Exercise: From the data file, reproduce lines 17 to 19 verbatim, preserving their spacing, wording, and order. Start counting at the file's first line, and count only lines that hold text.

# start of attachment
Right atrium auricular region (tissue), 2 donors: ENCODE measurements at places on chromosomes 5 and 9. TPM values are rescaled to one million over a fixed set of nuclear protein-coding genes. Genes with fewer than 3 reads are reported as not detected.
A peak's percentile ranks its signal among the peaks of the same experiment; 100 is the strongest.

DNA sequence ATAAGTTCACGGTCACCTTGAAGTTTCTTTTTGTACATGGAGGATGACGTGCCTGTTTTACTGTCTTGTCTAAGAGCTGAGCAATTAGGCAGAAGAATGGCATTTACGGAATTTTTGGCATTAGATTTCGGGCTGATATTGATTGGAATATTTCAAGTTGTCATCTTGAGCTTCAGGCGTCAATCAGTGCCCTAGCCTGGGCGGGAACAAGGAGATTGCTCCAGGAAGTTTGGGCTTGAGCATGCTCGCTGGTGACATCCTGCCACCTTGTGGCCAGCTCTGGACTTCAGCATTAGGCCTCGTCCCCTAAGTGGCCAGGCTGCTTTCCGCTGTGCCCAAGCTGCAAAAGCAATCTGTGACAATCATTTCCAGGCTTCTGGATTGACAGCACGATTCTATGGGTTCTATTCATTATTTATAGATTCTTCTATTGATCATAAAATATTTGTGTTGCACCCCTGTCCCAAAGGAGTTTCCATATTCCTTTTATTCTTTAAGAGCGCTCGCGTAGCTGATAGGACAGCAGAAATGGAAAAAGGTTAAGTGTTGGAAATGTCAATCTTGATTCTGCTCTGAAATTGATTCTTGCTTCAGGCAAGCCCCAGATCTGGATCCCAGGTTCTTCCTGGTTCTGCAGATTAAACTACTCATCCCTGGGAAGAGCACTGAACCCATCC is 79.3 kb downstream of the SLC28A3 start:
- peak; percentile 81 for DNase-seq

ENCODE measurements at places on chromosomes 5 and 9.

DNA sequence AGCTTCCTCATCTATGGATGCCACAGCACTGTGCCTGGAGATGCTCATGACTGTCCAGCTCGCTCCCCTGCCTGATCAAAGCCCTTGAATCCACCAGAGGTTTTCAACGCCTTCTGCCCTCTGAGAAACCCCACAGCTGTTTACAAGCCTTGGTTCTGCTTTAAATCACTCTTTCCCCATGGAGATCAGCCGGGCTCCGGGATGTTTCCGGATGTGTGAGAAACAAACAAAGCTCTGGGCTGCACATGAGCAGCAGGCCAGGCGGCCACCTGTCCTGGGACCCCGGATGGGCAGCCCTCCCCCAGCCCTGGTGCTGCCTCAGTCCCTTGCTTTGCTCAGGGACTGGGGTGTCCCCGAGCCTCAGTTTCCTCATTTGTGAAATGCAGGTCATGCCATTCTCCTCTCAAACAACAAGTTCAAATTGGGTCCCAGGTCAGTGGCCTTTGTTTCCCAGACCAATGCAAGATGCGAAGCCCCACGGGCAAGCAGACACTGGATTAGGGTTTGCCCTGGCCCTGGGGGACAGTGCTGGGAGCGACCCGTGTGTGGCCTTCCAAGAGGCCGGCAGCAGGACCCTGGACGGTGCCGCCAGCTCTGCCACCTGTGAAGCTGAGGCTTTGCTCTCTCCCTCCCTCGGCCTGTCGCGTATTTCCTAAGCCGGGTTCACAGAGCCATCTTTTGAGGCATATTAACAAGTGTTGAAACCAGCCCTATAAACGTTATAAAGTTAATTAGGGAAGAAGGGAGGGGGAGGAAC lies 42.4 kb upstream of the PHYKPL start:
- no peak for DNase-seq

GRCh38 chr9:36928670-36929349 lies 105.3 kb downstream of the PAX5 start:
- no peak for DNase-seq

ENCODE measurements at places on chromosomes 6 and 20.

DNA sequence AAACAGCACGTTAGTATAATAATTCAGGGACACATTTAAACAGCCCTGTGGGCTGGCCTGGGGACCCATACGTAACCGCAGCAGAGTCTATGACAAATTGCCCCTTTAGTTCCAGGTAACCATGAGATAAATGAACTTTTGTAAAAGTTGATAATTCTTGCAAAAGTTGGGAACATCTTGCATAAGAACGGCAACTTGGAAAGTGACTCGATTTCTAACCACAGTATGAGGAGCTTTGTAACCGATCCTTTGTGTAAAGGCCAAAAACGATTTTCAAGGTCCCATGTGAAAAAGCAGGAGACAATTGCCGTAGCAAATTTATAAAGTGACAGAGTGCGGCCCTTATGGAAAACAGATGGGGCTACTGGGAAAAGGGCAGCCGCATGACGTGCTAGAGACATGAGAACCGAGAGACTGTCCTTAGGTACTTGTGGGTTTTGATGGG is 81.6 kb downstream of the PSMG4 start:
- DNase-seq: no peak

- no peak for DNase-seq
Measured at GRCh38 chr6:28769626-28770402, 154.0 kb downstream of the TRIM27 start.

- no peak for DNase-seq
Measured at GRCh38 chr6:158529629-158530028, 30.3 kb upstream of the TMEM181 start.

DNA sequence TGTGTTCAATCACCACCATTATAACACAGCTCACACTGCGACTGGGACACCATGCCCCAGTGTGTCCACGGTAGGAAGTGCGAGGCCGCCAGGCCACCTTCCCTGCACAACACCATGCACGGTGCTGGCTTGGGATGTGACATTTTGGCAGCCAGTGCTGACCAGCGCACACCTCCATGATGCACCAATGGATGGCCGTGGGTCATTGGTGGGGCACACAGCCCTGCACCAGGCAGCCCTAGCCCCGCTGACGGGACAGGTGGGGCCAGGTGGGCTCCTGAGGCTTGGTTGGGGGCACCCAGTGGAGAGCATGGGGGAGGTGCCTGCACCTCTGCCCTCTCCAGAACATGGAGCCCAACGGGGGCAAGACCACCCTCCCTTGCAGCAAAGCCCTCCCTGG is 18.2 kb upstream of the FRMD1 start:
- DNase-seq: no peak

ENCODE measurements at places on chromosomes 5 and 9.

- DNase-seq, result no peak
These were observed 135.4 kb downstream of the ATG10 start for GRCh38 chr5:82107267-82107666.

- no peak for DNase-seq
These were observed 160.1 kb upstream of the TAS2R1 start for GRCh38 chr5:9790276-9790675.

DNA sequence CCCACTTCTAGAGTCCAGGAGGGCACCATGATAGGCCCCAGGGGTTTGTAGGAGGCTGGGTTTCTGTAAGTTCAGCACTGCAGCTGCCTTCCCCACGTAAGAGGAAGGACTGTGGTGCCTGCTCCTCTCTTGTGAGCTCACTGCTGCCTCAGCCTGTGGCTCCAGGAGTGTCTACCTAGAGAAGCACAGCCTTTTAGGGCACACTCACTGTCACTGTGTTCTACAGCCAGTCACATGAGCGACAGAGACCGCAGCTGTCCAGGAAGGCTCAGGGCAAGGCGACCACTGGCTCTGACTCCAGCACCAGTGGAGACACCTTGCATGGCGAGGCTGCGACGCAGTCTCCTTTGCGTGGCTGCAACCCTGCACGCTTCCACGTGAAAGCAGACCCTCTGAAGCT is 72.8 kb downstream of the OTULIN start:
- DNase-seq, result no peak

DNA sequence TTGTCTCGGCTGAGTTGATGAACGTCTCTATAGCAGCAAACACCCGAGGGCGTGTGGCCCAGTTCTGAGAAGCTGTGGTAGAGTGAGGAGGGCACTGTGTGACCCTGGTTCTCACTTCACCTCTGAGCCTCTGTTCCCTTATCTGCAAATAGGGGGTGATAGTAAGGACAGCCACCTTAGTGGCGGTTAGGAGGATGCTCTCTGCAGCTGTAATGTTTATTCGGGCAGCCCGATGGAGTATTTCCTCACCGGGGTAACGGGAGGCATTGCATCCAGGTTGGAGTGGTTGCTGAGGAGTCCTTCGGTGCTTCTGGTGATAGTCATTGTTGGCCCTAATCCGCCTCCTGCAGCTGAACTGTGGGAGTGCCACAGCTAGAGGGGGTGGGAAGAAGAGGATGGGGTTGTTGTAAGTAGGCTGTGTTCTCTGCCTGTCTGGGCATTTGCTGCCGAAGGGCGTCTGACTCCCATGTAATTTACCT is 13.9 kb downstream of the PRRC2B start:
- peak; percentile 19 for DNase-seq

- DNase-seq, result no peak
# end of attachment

DNA sequence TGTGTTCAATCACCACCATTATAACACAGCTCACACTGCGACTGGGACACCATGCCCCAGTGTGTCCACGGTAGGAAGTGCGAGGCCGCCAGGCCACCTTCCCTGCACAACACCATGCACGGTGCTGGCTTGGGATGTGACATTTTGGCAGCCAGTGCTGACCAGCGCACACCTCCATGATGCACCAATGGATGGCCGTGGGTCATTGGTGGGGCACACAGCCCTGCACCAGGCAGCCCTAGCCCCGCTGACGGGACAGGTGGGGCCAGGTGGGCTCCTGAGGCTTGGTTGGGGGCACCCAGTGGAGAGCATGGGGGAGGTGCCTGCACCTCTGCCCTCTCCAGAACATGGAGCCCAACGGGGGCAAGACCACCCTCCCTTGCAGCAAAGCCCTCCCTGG is 18.2 kb upstream of the FRMD1 start:
- DNase-seq: no peak

ENCODE measurements at places on chromosomes 5 and 9.